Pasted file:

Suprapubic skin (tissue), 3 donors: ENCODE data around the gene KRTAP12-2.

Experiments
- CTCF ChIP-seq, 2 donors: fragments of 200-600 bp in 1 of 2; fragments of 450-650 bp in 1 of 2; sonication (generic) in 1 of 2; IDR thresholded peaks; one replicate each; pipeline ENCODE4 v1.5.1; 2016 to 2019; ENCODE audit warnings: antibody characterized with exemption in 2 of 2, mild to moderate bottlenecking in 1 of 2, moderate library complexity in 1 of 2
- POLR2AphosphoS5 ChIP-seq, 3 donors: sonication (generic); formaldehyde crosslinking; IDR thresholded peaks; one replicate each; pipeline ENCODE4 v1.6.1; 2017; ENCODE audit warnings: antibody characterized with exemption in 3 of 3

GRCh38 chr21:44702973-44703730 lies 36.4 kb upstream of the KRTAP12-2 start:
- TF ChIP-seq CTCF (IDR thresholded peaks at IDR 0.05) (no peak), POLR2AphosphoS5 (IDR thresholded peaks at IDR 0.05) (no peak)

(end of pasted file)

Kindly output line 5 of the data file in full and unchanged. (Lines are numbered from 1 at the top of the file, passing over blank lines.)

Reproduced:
GRCh38 chr21:44702973-44703730 lies 36.4 kb upstream of the KRTAP12-2 start: